Multiple studies published in recent years have provided evidence that intensive treatment (HgA1c average of 6.4 to 6.9 percent) of hyperglycemia in patients with type 2 diabetes does not in all cases lead to an acceptable balance of benefits to risks. Although important questions remain, the authors of this article say the results of these studies suggest possible changes in therapeutic approach. They present an updated view of challenges and opportunities in treating high-risk patients with type 2 diabetes, drawing mainly on lessons from the Action to Control Cardiovascular Risk in Diabetes (ACCORD) study and including some testable hypotheses.
The ACCORD trial consisted of a population with type 2 diabetes and high cardiovascular risks. It was stopped early because of increased mortality in the intensive glycemic treatment group. Further reports have appeared from ACCORD and other studies of high-risk populations, notably the Action in Diabetes and Vascular Disease: Preterax and Diamacron MR Controlled Evaluation (ADVANCE) and the Veterans Affairs Diabetes Trial (VADT). These studies reported the following:
1. Primary cardiovascular outcomes did not improve with intensive glycemic therapy in these high-risk populations.
2. In ACCORD, but not in the other trials, a 22 percent increase in all-cause mortality accompanied intensive glycemic treatment.
3. In a meta-analysis of major trials, a nine percent reduction in major cardiovascular events accompanied intensive glycemic treatment but no significant effect was observed on all-cause mortality or cardiovascular mortality.
4. Nonfatal stroke showed no difference with intensive glycemic therapy.
5. Nonfatal myocardial infarction was reduced with intensive glycemic therapy.
6. Presence of albuminuria showed a clear benefit in intensive therapy in the ACCORD trial.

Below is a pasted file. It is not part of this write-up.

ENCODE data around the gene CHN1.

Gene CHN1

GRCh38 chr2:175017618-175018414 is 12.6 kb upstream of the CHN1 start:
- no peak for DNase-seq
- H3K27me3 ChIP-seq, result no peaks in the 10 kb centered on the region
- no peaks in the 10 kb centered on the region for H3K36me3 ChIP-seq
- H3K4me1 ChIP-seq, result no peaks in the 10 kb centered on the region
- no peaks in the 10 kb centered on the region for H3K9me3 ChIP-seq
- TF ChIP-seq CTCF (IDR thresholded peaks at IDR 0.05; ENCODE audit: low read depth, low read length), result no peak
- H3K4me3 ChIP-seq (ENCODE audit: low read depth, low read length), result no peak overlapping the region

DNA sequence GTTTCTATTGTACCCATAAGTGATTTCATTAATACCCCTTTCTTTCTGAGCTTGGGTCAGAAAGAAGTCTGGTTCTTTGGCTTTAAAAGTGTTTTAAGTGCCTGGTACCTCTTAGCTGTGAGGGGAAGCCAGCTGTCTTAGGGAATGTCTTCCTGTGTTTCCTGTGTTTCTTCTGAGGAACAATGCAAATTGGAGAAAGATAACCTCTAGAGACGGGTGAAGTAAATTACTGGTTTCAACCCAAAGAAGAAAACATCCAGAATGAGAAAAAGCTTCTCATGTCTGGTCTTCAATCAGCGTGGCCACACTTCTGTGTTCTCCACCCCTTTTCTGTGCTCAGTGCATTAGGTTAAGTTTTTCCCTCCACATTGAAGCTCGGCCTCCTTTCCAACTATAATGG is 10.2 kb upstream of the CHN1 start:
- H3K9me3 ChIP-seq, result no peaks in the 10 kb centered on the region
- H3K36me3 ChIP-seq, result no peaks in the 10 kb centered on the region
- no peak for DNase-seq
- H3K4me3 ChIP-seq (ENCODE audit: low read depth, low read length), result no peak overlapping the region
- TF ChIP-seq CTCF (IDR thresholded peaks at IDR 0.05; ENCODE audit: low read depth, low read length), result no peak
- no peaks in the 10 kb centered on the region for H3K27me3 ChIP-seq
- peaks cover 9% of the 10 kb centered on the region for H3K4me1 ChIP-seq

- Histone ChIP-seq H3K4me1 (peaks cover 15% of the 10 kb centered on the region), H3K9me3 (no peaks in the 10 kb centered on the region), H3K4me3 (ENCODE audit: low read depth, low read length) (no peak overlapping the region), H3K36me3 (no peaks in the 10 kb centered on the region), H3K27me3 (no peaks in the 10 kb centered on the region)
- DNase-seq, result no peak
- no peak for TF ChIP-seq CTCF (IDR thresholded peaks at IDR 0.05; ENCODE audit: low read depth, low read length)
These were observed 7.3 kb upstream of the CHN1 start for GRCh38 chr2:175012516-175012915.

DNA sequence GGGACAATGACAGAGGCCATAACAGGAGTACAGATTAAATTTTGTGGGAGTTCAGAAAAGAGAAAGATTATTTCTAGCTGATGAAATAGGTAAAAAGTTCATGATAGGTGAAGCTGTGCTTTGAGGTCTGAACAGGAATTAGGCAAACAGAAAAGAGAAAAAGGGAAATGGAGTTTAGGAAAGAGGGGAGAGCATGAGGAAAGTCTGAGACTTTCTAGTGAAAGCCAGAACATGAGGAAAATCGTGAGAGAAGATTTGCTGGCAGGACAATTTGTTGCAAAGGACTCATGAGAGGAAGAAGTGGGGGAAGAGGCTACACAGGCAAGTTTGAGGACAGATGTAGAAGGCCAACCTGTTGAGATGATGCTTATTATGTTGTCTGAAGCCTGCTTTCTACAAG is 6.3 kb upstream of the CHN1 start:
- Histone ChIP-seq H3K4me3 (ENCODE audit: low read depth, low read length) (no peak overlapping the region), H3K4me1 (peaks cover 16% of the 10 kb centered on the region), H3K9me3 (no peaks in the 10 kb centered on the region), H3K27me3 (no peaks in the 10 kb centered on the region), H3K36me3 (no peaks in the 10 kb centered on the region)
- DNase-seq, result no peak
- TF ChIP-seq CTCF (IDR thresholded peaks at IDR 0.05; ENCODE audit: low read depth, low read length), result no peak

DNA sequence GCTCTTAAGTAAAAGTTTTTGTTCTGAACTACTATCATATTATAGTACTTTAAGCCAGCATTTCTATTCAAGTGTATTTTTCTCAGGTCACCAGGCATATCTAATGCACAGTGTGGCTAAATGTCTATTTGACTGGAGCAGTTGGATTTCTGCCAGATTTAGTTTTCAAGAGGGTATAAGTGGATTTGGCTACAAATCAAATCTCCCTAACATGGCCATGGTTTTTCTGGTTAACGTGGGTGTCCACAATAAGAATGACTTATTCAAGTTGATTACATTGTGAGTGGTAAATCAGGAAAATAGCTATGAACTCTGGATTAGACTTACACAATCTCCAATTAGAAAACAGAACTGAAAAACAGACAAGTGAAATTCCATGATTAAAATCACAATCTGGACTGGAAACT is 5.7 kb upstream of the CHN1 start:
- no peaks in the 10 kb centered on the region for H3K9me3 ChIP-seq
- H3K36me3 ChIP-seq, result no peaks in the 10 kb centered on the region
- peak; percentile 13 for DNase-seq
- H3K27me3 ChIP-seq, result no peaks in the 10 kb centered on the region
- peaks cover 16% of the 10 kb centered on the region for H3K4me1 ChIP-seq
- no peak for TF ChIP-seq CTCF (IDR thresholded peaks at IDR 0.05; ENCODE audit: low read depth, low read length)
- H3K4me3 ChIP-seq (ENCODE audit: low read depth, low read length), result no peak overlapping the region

7. In the ACCORD trial, worsening vision was not reduced, but retinopathy was reduced by 33 percent in the intensive therapy group.
8. After 40 months, brain volume loss was less in the intensive treatment group, as assessed by magnetic resonance imaging. No cognitive differences were found between the groups.
9. High-risk baseline characteristics for increased mortality include HgA1c > 8.5% with prior treatment, hypoglycemia necessitating medical assistance, short life expectancy, and established cardiovascular or microvascular disease.
Overall, mortality increased in high-risks patients in the intensive glycemic group via several proposed mechanisms, including drug effects, weight gain, reductions in hemoglobin A1C diabetes blood test levels, and hypoglycemia. While significant reductions in nonfatal myocardial infarction, albuminuria, brain shrinkage and retinopathy resulted from intensive glycemic control, no benefit occurred in cardiovascular function, renal function, vision and cognition during the three- to five-year follow-up period.
They conclude that these findings do not support abandoning the current recommendations for achieving HgA1c less than 7.0. However, they do suggest the implementation of individualized treatment goals in high-risk patients.